This is a useful mathematical tool to make dealing with complex vector expressions a lot easier. Suppose we have two vectors a = (a1,a2,a3) and b = (b1,b2,b3). If we wished to evaluate their scalar product a.b we would write
a.b = a1b1 + a2b2 + a3b3.
We could write this more efficiently using a summation
a.b =  Σ aibi.
Even for a relatively simple expression such as this, the sigma notation is rather cumbersome. Hence at higher levels of mathematics, the sigma is dropped, and the summation is assumed from the context. We would therefore write
a.b = aibi.
Although this is a lot better, we have to be careful by what we mean. For a general vector expression,
  • if a suffix appears once, no summation is implied,
  • if a suffix appears twice, a summation is implied,
  • if a suffix appears three or more times, there's something wrong.
For example,
aibjcjdkdk = ai(b1c1 + b2c2 + b3c3)(d1d1 + d2d2 + d3d3).
A suffix that appears twice is known as a dummy suffix, as it can be replaced by anything: aibi is exactly the same as aqbq. Sometimes it is necessary to use this fact: suppose we have
ai = bicjcj
and we wish to evaluate the expression
If we did a straight substitution for ai we would get
but this is meaningless: it is not clear what we are meant to sum over. The correct thing to do is to relabel the first pair of j's beforehand. Then we get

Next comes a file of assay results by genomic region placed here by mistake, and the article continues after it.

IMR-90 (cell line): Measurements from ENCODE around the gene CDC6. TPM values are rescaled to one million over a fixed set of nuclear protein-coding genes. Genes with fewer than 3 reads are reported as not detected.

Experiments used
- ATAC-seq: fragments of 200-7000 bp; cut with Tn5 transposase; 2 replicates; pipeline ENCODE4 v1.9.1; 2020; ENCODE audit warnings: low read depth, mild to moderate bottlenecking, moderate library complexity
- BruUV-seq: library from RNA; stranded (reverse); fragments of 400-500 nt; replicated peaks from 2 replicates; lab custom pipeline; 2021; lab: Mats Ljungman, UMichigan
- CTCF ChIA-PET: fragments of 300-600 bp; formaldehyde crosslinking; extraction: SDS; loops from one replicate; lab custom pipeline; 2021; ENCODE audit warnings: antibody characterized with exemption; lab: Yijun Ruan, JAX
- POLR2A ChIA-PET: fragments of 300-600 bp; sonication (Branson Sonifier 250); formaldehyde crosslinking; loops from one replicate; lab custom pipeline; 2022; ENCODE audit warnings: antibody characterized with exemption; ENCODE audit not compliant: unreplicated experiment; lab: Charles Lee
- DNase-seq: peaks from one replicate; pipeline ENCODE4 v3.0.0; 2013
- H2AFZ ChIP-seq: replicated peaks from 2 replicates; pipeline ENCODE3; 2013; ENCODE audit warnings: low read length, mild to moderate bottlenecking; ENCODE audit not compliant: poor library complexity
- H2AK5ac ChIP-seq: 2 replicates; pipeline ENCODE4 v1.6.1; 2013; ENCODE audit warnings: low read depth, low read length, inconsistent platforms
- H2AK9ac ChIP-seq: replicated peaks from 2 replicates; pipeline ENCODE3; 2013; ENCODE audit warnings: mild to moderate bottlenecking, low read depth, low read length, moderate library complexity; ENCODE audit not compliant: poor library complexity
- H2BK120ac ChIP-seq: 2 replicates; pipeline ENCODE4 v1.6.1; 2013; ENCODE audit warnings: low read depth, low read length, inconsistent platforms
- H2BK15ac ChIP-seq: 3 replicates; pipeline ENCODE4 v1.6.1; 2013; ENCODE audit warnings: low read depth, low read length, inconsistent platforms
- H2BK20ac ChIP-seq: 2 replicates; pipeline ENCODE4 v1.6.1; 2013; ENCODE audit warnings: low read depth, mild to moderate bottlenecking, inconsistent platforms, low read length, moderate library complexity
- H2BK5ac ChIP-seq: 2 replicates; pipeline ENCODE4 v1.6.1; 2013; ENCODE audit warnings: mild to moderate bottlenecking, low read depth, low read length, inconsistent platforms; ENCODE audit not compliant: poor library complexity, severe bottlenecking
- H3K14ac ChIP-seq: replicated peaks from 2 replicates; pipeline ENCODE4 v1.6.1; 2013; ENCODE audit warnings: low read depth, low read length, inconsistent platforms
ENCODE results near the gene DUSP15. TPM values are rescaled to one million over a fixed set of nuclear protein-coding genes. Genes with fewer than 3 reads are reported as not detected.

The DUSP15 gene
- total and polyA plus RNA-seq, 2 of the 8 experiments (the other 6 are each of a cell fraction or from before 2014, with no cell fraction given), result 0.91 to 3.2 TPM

which makes sense.

In pure mathematics, often we are interested in an n-dimensional space, so the sum changes from 1,2,3 to 1,2,...,n. A generalization of summation convention is used in tensor algebra.
The summation convention was invented by Albert Einstein. In an interview he is supposed to have been asked what he thought was his greatest contribution to human knowledge. He did not mention his Nobel prize awarded discoveries or the theory of general relativity, but instead answered that it was the summation convention.

The summation convention is in fact very useful and makes calculations that would otherwise be unintelligible comprehensible.
Two symbols are commonly used to make the summation convention more useful: δ and ε.
δij is defined to be 1 if i = j and 0 otherwise.
εa(1)a(2)...a(n) is defined to be 1 if a1, a2, ..., an is an even permutation of 1, 2, ..., n; -1 if it is an odd permutation and 0 otherwise.

We denote the ith component of the vector a by ai and the element in the ith row and jth column of the matrix A by Aij . The following identities hold and can be used in calculations (in some cases given only for 3 dimensions, but with the exception for identities involving vector product they generalise):

δijkj = ki
a·b = aibi
(a×b)i = εijkajbk
εijkεilm = δjmδkl - δjlδkm
Iij = δij
(AB)ij = AikBkj
det(A) = εijkAi1Aj2Ak3

By simply applying these identities and doing the calculations you can prove all sorts of weird and wonderful things (left as an exercise to the reader).

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